The future is here: augmented reality apps to use on your iPhone or iPad
With the release of an updated mobile operating system earlier this month, Apple’s new augmented reality platform is ready for take-off.
The first generation of AR apps is available in Apple’s App Store, allowing millions of iPhone and iPad users to view three-dimensional computer-generated graphics on top of a user’s real-world view.
With iOS 11, anyone with an iPhone 6 or more current device or an iPad Pro first generation can play around with augmented reality. Apple’s new platform ARKit, combined with machine learning, can provide useful, real-time information without looking out of place, and its tracking technology can create graphics that stay in place even as the user moves around the room.
AR on smartphones and tablets may revolutionise mobile computing with Apple at the driver’s seat, according to market analysts. Google introduced its own AR development platform called ARCore after Apple announced ARKit would bring similar apps to the Android marketplace.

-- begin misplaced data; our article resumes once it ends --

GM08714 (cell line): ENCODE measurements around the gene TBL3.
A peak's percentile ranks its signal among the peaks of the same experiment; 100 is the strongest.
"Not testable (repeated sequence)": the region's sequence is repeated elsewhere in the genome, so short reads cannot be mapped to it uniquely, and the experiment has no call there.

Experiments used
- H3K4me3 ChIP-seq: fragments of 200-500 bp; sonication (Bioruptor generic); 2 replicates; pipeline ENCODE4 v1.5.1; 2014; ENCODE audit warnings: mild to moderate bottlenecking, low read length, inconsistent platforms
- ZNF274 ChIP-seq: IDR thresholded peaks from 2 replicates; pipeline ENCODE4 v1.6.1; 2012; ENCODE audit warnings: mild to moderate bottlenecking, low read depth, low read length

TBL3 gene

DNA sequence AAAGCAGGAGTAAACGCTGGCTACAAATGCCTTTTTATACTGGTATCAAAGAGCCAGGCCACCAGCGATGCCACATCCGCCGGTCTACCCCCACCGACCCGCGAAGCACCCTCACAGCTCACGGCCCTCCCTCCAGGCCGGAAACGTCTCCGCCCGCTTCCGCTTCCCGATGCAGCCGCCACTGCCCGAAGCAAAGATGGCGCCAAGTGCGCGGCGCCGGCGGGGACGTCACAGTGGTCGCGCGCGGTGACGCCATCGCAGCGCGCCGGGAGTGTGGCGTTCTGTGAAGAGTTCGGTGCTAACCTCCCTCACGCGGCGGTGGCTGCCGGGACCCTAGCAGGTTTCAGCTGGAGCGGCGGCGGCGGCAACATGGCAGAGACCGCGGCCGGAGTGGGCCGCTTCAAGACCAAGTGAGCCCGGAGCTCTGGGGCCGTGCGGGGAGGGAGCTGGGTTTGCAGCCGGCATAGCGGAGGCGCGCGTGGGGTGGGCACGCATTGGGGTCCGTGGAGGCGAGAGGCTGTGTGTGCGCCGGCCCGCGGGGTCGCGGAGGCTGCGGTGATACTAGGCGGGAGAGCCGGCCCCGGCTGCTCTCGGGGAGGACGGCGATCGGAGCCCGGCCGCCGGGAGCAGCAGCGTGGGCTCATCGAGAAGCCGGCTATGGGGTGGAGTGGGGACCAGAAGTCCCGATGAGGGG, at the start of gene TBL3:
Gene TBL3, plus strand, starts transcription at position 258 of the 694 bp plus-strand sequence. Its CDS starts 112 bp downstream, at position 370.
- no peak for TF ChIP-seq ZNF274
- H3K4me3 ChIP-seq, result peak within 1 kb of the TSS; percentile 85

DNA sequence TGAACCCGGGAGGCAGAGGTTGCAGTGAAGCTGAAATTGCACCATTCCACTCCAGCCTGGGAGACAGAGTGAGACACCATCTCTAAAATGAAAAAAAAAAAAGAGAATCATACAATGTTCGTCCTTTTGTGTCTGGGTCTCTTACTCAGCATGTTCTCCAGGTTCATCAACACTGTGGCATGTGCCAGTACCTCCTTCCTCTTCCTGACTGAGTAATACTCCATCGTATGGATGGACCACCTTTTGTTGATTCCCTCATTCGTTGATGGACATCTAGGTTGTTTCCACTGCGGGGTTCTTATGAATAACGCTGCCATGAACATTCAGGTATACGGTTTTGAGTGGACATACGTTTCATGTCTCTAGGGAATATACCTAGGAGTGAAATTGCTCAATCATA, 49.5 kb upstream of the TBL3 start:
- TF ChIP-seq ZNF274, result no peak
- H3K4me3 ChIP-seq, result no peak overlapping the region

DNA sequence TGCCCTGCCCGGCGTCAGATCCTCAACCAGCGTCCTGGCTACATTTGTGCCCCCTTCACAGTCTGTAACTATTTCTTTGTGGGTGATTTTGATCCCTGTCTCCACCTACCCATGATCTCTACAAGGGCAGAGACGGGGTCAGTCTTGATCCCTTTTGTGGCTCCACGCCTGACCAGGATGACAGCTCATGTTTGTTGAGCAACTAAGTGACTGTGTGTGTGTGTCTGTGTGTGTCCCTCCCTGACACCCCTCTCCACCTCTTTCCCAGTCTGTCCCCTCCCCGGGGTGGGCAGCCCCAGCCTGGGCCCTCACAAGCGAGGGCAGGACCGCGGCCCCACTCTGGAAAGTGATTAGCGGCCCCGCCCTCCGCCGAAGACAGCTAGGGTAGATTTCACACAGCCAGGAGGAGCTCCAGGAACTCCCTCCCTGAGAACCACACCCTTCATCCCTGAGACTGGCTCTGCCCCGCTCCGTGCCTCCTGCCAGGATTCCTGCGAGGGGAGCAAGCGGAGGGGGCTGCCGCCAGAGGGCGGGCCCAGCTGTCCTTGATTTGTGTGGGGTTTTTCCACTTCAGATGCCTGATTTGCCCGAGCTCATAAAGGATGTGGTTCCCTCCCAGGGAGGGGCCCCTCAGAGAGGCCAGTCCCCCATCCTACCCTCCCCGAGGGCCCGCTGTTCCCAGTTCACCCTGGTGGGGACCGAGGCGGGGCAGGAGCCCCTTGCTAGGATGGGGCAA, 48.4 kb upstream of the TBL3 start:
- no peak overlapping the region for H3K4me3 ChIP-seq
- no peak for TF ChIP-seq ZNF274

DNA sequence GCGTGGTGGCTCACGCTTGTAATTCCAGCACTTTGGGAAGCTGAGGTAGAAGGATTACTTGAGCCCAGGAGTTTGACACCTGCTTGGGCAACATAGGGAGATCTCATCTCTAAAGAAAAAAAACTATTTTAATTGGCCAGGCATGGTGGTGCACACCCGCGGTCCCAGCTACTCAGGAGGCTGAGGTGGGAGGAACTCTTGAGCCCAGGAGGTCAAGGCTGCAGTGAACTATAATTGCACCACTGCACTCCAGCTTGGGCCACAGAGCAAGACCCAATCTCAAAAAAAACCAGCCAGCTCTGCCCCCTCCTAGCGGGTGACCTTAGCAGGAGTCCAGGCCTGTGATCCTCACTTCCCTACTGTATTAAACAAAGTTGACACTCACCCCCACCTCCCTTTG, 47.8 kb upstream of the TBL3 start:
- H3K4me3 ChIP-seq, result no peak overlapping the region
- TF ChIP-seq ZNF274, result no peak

“This is the start of a great platform,” said Gartner analyst Brian Blau. “I think there’s a lot to ARKit that app developers are going to use which will impact entertainment, social media, and enterprise. It’s going to help people learn as well.”
Most ARKit apps work smoothly. The experience is even better on an iPad, thanks to its larger screen,
which makes it easier to zoom in or move the three-dimensional model.
Here’s a look at some of the best ways to experiment with augmented reality on your iPhone or iPad.
Check the fit for new furniture: Of the many ways to use AR, one of the most popular types is to measure furniture models inside a living room or a bedroom.
Furniture stores from Ikea and Wayfair and online interior design companies like Houzz launched their own AR apps. The car research company Edmunds built an AR app to check if a car can fit inside a garage.
The apps all work similarly. First, the user measures the room with the camera. With the app now familiar with its surroundings, it allows the user to overlay models anywhere on the floor to better see how they will fit.